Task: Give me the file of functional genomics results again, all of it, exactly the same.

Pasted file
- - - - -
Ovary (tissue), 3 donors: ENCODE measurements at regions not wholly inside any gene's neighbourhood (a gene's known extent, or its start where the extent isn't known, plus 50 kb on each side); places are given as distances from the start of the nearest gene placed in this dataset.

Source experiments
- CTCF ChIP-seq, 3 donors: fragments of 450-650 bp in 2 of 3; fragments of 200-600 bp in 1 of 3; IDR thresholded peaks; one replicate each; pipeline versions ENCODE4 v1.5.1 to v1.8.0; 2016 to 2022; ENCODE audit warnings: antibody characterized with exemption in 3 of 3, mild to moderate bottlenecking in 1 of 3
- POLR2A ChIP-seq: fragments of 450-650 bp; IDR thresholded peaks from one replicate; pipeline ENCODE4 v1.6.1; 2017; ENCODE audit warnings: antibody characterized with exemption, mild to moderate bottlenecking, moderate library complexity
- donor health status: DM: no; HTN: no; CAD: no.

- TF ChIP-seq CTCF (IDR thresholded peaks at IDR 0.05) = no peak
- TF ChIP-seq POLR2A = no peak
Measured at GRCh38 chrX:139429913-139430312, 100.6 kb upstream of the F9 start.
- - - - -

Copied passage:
Ovary (tissue), 3 donors: ENCODE measurements at regions not wholly inside any gene's neighbourhood (a gene's known extent, or its start where the extent isn't known, plus 50 kb on each side); places are given as distances from the start of the nearest gene placed in this dataset.

Source experiments
- CTCF ChIP-seq, 3 donors: fragments of 450-650 bp in 2 of 3; fragments of 200-600 bp in 1 of 3; IDR thresholded peaks; one replicate each; pipeline versions ENCODE4 v1.5.1 to v1.8.0; 2016 to 2022; ENCODE audit warnings: antibody characterized with exemption in 3 of 3, mild to moderate bottlenecking in 1 of 3
- POLR2A ChIP-seq: fragments of 450-650 bp; IDR thresholded peaks from one replicate; pipeline ENCODE4 v1.6.1; 2017; ENCODE audit warnings: antibody characterized with exemption, mild to moderate bottlenecking, moderate library complexity
- donor health status: DM: no; HTN: no; CAD: no.

- TF ChIP-seq CTCF (IDR thresholded peaks at IDR 0.05) = no peak
- TF ChIP-seq POLR2A = no peak
Measured at GRCh38 chrX:139429913-139430312, 100.6 kb upstream of the F9 start.